«Alle» i Israel står steinhardt på at det ikke finnes noen israelsk spion i Bush-administrasjonen. Zeev Schiff setter anklagen inn i den større sagaen om forholdet mellom Israel og CIA.
Først Pollard: Denne saken forgiftet forholdet mellom Israel og amerikansk etterretning i lang tid.
After the Pollard affair, Israel has made very sure that not even the slightest suspicion would arise that it is gathering information contrary to American laws. An extreme example was the claim that Israel passed on secret information to China about the Patriot missiles it bought in the U.S. For that, Israel invited an American investigative team and after great efforts, no proof was found.
Nevertheless, U.S. intelligence doggedly refused Israel’s demand that it publish a retraction of the charge and that the investigation found the suspicions groundless.
The insistence came from American considerations of prestige with regard to its sources and the quality of its information. Over time, Israel came to believe one of the U.S. sources was Taiwanese intelligence, which focuses closely on China.
Likevel skriver amerikanske medier idag som om det er hold i storyen om Larry Franklin. Han skal være observert i møte mellom AIPAC og israelske kontakter.
Schiff antyder at ett motiv kan være ønske om å diskreditere neocons før valget. De har ettertrykkelig fått på pukkelen for sitt Irak-eventyr.
The timing of the affair’s exposure is connected with the U.S. election campaign and the struggle against the group of neoconservatives in the administration, who are accused of leading President Bush to war with Iraq.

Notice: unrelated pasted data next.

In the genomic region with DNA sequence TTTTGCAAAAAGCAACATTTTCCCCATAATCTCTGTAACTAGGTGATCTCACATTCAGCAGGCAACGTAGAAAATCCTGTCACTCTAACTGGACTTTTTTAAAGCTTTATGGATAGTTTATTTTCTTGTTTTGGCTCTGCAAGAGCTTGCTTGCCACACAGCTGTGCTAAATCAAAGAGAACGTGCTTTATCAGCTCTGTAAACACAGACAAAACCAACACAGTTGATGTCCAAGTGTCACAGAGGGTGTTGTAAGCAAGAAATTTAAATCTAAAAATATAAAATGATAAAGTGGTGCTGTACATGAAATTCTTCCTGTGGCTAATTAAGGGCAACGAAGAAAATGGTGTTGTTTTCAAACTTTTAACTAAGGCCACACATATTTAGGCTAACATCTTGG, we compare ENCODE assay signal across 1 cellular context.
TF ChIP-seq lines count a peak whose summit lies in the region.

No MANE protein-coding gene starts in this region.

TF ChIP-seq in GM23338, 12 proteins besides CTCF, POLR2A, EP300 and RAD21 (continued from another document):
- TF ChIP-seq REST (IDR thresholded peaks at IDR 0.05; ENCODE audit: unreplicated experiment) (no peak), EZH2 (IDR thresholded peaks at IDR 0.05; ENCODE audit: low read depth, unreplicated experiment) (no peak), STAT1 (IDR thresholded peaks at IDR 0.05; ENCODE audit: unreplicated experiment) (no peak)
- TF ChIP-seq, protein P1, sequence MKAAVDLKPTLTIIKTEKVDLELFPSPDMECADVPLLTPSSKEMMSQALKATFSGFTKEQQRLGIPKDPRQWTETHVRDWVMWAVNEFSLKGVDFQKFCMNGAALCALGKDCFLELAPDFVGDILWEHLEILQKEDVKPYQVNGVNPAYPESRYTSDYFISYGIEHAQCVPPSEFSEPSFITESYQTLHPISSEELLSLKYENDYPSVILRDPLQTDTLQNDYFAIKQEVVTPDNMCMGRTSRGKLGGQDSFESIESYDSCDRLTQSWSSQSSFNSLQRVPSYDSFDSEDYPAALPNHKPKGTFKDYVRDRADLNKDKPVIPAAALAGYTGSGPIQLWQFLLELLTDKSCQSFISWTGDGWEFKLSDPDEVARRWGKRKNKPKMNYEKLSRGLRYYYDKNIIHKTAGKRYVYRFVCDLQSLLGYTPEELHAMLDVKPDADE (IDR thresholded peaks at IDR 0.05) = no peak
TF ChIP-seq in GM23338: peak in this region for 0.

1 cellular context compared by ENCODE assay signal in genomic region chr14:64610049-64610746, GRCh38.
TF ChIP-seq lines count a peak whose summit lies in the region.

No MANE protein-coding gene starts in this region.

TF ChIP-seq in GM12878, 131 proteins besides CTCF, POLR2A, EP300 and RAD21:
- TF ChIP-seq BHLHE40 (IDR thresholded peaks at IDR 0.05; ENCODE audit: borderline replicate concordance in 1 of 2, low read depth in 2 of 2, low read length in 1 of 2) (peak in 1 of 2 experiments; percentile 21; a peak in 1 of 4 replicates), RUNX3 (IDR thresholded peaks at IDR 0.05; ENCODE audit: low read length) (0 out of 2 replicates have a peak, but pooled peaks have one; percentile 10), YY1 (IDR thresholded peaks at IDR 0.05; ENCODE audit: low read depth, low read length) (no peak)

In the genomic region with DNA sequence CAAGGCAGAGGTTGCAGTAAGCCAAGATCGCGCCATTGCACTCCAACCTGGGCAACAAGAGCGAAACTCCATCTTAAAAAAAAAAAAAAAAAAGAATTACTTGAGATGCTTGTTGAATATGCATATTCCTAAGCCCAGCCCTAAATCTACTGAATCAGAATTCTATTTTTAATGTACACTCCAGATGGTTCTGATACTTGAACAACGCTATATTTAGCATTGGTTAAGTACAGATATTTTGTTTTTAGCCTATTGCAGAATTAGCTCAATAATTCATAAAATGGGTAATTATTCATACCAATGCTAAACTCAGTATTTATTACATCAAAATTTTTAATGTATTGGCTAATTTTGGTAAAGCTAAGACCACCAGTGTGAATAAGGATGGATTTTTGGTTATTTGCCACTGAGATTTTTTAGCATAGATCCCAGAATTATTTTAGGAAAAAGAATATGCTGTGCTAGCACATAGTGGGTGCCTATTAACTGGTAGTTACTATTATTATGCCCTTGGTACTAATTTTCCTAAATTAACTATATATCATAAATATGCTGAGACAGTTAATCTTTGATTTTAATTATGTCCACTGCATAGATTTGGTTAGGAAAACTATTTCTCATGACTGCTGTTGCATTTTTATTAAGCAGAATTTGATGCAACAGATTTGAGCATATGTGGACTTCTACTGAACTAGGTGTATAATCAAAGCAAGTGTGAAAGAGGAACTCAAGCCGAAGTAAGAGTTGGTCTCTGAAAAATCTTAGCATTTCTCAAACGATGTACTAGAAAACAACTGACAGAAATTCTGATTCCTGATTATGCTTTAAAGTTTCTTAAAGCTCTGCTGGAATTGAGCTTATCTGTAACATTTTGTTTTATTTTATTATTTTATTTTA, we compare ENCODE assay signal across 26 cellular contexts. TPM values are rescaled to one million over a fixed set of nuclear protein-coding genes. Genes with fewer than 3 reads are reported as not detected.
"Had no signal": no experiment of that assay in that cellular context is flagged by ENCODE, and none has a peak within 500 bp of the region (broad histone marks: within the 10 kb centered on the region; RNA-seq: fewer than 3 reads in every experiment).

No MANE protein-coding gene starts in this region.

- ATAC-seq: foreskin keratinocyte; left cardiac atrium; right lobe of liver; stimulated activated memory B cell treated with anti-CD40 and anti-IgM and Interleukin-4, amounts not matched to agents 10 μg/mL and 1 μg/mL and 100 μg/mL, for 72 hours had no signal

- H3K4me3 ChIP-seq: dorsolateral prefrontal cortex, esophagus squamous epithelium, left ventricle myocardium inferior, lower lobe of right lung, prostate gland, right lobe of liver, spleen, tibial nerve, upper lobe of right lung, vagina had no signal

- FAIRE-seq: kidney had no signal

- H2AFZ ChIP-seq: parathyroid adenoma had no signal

Israel has noticed that relations between the CIA and the Mossad had begun to cool. Senior Israeli and American officials say the chill may have a number of causes. One might have been the leaking of secret material the Americans had given to Israel – for example, leaks from Israel about Libya’s nuclear activity.
Another reason mentioned in the U.S. was the refusal of Mossad to pass on information on various topics to the CIA. This could not be verified by Israeli sources.
Israel, on the other hand, senses a refusal by the CIA to cooperate at a certain level on al-Qaida terrorism in East Africa, and even in their oddly ignoring an Israeli suggestion that non-conventional weapons were hidden outside Iraq. These are two issues of great interest to the U.S.
A third reason for the chill in the relationship was the claim that since Meir Dagan was appointed head of the Mossad, the personal relationship between the heads of the two intelligence services has faltered.
Israeli sources knowledgable about the CIA say that unlike other American intelligence organizations, the CIA has political differences of opinion with Israel about the Arab-Israeli conflict.
The CIA sees Israel as disruptive in American efforts to improve its relations with the Arabs. The CIA also argues that Israel is a bad influence on improving relations between Washington and Damascus. It’s not surprising the CIA was the first to charge that Israel has an agent in the Pentagon – an accusation Israel says is entirely baseless.